Partners who receive grants must also be responsible to donors, but how is this responsibility to operate as it passes through the lens of a different culture and the constraints of severe poverty? RSWR believes that the foun- dation for accountability of grant recipients to donors lies in RSWR’s selection of and relationship with local field staff, all of whom are citizens of the countries hosting RSWR projects. As a grass roots organization, we hire local field staff whose understanding and shared vision can help us make wise decisions and effective use of our funds.
With good field staff in place, what might further measures of accountability look like? First, we need to encourage project partners, through experience and training which RSWR is providing, to develop skill at articulating their own pro- cesses and goals and evaluating their progress towards those goals. These skills will enable partners to be more successful in carrying out their RSWR project and in reporting effectively to RSWR. Ultimately project partners may strengthen the ability of their NGO to prepare and implement proposals for grants and loans from entities other than RSWR and to prepare and implement their own independent projects. Second, we need to provide adequate support and training of our local field staff. Through regular communication with the RSWR General Secretary by phone and e-mail, field staff report to RSWR on training programs they conduct and on their formal visits with potential or current partners. Support and training ensure that field staff has the skills needed to assess and report on potential and current projects, enhance performance of current projects, and provide information on the viability of new project proposals. RSWR must also make its performance expectations clear to field staff by setting these out in the contracts under which field staff are hired and through its training programs. Third, RSWR must follow up by evaluating field staff performance. Evaluation is facilitated not only by such formal process but also through on-going personal visits of RSWR staff and knowledgeable volunteers with field staff and local project managers. Fourth, projects need to be kept small as well as manageable in number, so that they do not outrun the abilities and resources of RSWR to oversee them.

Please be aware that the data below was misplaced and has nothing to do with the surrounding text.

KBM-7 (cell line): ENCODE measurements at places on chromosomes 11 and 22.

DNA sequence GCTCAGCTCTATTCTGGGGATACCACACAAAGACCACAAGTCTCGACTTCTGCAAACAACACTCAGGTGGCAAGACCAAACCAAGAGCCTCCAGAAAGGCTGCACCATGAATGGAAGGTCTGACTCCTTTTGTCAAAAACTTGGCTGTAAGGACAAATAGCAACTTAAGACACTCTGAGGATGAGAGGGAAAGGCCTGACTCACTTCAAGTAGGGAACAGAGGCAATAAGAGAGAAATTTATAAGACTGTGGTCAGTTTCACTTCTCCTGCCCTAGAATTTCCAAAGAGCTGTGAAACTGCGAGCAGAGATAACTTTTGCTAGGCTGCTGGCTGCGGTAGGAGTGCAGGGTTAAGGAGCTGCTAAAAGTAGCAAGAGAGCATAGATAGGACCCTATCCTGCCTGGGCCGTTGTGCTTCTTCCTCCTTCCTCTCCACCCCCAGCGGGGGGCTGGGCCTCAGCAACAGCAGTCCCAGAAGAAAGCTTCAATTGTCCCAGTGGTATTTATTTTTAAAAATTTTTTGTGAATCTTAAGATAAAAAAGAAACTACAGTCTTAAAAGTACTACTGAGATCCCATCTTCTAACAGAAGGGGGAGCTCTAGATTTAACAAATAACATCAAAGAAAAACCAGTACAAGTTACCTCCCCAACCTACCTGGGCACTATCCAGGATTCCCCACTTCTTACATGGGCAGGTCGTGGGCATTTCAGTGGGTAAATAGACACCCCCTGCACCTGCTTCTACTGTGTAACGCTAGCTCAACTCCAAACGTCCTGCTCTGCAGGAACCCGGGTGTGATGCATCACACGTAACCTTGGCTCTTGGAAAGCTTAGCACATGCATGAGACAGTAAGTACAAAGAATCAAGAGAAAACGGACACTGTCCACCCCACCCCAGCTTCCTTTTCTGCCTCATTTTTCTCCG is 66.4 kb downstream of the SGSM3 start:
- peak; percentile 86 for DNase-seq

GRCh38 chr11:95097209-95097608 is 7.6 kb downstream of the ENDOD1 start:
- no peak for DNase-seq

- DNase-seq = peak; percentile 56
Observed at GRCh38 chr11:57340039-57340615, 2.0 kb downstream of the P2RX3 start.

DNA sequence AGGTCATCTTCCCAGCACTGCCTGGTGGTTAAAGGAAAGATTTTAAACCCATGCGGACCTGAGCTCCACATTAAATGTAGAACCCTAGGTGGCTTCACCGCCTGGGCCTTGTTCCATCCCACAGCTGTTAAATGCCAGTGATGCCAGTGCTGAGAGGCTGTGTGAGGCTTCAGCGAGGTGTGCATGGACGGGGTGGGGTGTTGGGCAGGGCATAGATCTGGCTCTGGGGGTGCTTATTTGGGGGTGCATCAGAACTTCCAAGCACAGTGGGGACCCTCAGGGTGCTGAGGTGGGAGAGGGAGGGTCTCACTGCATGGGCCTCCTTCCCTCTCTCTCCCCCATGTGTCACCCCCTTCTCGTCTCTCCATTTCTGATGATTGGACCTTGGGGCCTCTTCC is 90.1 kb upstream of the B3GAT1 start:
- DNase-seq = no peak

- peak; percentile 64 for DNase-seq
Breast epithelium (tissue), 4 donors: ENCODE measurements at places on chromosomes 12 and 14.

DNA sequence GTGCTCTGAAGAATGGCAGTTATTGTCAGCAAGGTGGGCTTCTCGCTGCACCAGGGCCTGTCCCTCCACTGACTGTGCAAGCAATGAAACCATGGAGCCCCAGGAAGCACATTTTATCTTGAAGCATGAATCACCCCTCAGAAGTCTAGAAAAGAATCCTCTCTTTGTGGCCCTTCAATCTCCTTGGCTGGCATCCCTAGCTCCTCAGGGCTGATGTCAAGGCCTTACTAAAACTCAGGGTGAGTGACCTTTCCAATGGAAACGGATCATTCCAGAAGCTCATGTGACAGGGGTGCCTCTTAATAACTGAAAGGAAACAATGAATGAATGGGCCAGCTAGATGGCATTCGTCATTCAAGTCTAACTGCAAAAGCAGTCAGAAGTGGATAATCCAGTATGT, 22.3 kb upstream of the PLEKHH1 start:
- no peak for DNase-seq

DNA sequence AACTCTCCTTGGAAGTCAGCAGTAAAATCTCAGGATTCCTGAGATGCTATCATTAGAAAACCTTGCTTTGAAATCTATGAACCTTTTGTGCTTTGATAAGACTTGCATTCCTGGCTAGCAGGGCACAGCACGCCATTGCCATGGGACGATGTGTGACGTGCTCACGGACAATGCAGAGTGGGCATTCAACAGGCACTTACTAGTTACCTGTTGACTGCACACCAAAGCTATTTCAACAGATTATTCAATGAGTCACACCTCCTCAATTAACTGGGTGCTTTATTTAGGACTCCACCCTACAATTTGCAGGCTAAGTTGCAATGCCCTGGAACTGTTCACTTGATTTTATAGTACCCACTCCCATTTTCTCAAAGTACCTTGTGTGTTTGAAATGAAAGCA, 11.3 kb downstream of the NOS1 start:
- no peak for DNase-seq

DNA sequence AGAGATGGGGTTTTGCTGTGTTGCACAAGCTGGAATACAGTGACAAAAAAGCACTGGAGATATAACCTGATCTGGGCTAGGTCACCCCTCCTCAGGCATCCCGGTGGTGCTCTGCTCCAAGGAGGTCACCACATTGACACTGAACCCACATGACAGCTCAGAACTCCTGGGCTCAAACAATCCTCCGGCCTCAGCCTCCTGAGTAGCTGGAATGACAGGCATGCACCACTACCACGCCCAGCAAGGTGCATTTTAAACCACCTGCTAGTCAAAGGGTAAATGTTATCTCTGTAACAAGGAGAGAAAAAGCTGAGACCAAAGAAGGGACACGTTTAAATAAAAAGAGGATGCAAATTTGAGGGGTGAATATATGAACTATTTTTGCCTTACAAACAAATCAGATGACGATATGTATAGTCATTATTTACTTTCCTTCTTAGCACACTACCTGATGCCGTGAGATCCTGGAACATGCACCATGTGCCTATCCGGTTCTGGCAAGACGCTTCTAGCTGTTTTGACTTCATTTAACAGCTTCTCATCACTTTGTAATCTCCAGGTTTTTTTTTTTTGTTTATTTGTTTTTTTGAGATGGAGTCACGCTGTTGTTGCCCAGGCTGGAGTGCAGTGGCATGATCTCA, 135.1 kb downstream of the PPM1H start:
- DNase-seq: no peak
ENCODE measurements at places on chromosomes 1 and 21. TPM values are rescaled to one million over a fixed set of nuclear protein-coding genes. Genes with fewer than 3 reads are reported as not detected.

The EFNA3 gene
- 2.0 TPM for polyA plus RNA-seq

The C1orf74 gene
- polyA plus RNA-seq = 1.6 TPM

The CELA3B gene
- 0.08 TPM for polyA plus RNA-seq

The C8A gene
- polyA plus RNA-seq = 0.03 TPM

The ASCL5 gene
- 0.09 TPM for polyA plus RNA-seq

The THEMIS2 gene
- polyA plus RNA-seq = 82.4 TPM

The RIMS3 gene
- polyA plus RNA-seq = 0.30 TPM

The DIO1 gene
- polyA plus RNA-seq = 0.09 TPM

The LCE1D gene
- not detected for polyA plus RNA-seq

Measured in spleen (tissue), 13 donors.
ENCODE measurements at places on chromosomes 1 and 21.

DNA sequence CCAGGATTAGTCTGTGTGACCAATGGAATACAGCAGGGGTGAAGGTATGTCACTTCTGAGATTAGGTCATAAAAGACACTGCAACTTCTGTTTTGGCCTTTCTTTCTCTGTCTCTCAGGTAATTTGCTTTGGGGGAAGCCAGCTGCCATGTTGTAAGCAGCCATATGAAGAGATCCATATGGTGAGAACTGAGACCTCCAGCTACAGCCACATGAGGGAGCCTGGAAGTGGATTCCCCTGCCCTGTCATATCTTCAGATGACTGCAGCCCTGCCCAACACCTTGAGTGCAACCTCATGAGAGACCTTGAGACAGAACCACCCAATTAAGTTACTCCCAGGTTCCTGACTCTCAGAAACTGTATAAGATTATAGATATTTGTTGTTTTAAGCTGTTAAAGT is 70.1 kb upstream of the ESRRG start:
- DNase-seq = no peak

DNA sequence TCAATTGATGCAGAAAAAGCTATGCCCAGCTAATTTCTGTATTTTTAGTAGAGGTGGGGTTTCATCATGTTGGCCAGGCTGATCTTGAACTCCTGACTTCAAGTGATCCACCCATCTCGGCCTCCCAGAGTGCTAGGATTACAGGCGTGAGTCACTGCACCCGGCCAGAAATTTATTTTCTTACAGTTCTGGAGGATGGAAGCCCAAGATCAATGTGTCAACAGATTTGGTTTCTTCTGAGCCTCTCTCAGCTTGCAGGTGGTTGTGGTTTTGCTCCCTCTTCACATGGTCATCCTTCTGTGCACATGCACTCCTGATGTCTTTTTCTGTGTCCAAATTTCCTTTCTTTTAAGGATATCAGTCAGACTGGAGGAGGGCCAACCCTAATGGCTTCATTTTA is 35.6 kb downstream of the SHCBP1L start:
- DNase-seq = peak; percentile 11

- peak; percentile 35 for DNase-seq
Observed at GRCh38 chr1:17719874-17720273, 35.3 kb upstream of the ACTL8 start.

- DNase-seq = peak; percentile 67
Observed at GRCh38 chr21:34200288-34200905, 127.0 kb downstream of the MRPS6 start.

While the foregoing measures are important components in the accountability of partners to donors and donors to partners, as a Quaker organization the foundation for all such measures, and the spirit in which they are implemented, must rest in our Quaker testimonies – peace, equality, honesty, community, simplicity and stewardship, all of which have their foundation in love.
In conclusion, let us remember that the Bible tells those with many material riches to give to the poor. This sharing of material resources helps us to live more freely in the Spirit of God, in a right order of living, in the right sharing of the world’s resources. We are joyfully grateful for the ability to participate in such projects and to build community that reaches across the world in both large and small ways.
As a Quaker organization, the foundation for all such measures and the spirit in which they are implemented, must rest in our Quaker testimonies – peace, equality, honesty, community, simplicity and stewardship, all of which have their foundation in love.